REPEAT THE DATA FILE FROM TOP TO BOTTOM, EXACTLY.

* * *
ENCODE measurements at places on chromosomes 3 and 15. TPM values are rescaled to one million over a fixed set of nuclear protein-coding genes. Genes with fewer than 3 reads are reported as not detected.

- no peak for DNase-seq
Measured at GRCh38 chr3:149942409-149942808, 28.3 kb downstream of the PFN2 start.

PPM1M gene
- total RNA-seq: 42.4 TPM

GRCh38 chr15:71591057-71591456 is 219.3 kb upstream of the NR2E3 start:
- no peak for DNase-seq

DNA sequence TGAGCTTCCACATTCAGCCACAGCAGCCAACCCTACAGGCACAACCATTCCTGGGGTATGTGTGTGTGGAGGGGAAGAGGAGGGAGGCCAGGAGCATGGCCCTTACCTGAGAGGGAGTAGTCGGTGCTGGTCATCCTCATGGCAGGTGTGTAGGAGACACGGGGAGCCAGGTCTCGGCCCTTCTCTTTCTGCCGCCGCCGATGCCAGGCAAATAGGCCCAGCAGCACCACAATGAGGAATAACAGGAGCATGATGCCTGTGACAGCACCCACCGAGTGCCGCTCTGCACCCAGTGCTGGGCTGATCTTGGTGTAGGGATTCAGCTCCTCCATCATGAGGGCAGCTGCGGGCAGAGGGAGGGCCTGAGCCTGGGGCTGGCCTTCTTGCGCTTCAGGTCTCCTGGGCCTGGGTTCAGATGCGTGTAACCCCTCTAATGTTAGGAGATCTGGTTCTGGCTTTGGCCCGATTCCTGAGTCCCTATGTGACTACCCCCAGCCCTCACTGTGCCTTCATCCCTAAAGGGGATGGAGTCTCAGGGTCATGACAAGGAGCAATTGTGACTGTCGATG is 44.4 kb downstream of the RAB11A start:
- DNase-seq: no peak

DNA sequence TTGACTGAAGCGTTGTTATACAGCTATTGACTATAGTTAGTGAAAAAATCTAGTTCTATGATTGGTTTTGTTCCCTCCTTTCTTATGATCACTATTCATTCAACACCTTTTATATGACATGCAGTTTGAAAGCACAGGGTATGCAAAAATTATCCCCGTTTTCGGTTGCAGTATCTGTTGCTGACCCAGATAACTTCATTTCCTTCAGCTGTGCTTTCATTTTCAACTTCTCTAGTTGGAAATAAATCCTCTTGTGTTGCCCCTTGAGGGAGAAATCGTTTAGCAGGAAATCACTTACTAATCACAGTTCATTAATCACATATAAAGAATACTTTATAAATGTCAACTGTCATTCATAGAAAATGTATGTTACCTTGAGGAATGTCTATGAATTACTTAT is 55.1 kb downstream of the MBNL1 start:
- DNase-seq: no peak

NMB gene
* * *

ENCODE measurements at places on chromosomes 3 and 15. TPM values are rescaled to one million over a fixed set of nuclear protein-coding genes. Genes with fewer than 3 reads are reported as not detected.

- no peak for DNase-seq
Measured at GRCh38 chr3:149942409-149942808, 28.3 kb downstream of the PFN2 start.

PPM1M gene
- total RNA-seq: 42.4 TPM

GRCh38 chr15:71591057-71591456 is 219.3 kb upstream of the NR2E3 start:
- no peak for DNase-seq

DNA sequence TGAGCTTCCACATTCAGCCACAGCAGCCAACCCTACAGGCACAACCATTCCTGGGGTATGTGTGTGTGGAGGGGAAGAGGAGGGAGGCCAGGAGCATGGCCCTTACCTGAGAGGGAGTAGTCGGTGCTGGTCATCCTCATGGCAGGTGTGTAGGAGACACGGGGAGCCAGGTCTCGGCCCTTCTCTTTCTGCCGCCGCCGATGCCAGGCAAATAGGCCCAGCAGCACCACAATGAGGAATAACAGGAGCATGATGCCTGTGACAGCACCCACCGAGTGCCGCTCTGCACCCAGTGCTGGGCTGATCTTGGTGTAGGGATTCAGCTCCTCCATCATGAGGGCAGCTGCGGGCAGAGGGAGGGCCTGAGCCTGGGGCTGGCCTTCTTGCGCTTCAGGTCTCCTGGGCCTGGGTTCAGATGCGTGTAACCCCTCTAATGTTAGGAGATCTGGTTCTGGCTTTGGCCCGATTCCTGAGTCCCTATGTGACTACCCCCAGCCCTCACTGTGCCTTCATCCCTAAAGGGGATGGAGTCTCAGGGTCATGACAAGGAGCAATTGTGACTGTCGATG is 44.4 kb downstream of the RAB11A start:
- DNase-seq: no peak

DNA sequence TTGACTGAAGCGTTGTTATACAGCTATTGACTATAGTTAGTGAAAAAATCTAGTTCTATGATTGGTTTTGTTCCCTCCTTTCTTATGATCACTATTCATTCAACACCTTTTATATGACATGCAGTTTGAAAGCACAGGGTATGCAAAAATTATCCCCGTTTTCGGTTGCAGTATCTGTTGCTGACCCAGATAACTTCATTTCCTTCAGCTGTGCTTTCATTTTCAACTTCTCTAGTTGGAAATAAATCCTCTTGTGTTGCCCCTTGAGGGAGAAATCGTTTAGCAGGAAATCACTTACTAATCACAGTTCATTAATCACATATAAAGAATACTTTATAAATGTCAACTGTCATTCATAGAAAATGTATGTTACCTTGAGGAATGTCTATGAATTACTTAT is 55.1 kb downstream of the MBNL1 start:
- DNase-seq: no peak

NMB gene